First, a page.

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Climbing to the Top
Hard work and dedication has transformed Vasili Papastrat into a standout distance runner
September 26, 2013Tweet
by David O’Brian (firstname.lastname@example.org)
Binghamton Sports Information Office
It was September 7 and the Binghamton men’s cross country team was five minutes away from the start of the America East Pre-Conference meet. It was an event that took place on the Bearcats home course. After completing their last round of striders from the starting line, the team huddled up for its final talk. At that moment, fifth-year senior and team captain Vasili Papastrat gave the team its instructions. While he didn’t raise his voice much, Papastrat had the rest of the team’s attention.
Rewind to four years earlier. Papastrat’s first collegiate race was also run on the Bearcats’ home course. He placed 10th on the team and 28th overall in the 2009 Binghamton Invitational. That year, the Bearcats were a veteran group that went on to win the America East title. For Papastrat, however, that season was a growing year as he didn’t make the final travel squad for the conference meet.
This fall, however, Papastrat is not just part of the cross country team but leading it. He is a two-time, all-conference honoree and is poised to lead another veteran squad back to the upper echelon of the America East.
Some student-athletes become standouts in college immediately. Others blossom into standouts through hard work and dedication. Without question, Papastrat fits the second category and the respect he has earned throughout the program reflects such.
Staying Close to Home
Papastrat earned all-state honors twice during a standout career at nearby Binghamton High School. Following graduation in 2009, he chose to come to Binghamton because of its emerging distance program and its proximity to his home.
“I came to Binghamton for a number of reasons,” he said. “One, I did not want to really go away for college. Two, a few Section IV stand-outs such as Chris Gaube and Erik van Ingen were there and doing very well, so I already was familiar and comfortable with some of the team and knew I could improve as a runner there. Lastly, I just felt comfortable with (head) coach Annette Acuff and the rest of the school in general. She had high goals for me from the start but was not overly intimidating, and I’ve always liked campus and loved the value.”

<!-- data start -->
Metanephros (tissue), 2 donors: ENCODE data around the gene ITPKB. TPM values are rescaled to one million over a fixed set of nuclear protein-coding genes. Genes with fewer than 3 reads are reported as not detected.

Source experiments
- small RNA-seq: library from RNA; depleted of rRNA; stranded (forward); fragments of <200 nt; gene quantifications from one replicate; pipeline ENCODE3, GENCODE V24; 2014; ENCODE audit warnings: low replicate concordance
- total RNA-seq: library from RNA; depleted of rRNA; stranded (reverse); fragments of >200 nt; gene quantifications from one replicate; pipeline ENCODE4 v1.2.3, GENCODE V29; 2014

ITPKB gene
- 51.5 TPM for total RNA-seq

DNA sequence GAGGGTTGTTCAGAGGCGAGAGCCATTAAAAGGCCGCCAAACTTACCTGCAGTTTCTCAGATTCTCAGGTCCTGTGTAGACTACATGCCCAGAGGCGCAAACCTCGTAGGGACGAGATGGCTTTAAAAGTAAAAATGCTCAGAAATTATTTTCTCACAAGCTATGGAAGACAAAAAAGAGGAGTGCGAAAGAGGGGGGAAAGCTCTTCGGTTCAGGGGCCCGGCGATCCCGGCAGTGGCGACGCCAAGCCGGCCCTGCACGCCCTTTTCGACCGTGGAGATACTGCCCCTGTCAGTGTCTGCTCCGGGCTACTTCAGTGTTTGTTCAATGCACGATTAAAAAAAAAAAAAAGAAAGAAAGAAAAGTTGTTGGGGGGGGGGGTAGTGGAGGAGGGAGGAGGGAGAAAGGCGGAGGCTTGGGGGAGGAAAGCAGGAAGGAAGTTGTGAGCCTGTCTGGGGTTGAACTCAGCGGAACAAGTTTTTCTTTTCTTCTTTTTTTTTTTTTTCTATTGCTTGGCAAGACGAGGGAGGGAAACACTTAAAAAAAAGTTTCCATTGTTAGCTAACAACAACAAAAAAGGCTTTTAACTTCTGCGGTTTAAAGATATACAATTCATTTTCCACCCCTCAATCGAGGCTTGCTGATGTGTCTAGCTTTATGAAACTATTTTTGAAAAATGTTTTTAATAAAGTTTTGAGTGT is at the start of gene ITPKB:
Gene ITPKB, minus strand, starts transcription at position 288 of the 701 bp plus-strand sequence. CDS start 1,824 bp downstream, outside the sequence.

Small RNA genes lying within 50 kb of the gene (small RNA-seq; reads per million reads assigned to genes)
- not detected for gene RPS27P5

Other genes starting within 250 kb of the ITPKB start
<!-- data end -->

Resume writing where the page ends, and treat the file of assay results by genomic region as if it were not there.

Having struggled with injuries for much of his freshman cross country season, Papastrat was only able to watch as the Bearcats won the 2009 title. He and the rest of the non-travel guys, however, made the six-hour trip up to Vermont to cheer their teammates on to the victory. As difficult as the season was, Papastrat credits it as the foundation to his current success.
“I learned so much from the guys on that team,” he said. “I could never try to quantify it. Coming out of high school as a standout you tend to think you know it all, but those guys definitely showed me otherwise.”
Perhaps the biggest thing Papastrat learned from the 2009 team was taking care of himself both on and off the course.
“I came into college with a nagging hamstring injury, but following their routines helped me remedy that pretty quickly,” he said. “Simply put, those guys showed me that hard work pays off, but also that the little things matter. They set great examples by stretching and icing regularly and performing consistently in races. The team winning that year was amazing and just inspired me to be at that level or greater by the time I leave college.”
In his sophomore season, Papastrat was the most improved runner on the squad. He made the travel squad and finished 18th overall at the America East Championships. The Bearcats, however, settled for a runner-up team finish after being upset by Boston University. While most of the team had a sub-par day at the conference meet, Papstrat’s improvement was noticed by the veterans.
Gaube was a co-captain of the 2009 and 2010 teams. After a year of guiding younger teammates such as Papastrat, he got to see firsthand just how much Papastrat improved in one year.
“Vasili really stepped up his sophomore year,” Gaube said. “He was very coachable and always learned from what others on the team were doing. We didn’t have a good day at the 2010 meet but his performance was definitely a plus.”
While Papastrat improved during the cross country season, the same could not be said for his track career. Through his first two years, he had yet to score a point at the conference meet.
“It was tough,” he said. “Coach Acuff wanted me to be on the distance medley relay my freshman year but I just was not performing well enough to do that. I was doing great in cross country but had very underwhelming track seasons my first two years of college.”
One person who still saw track potential in Papastrat at this point was Acuff. Although he was a middle distance runner in high school, Acuff had observed his cross country improvement and thought he could move up to the 5,000 and 10,000 in track.
“We really took notice of Vasili’s success in cross country his sophomore year,” she said. “After getting to know Vasili better as an athlete and person it became obvious that his opportunity for the most success was with the 5,000 and 10,000. He responded better to the workouts and seemed to enjoy them much better as well.”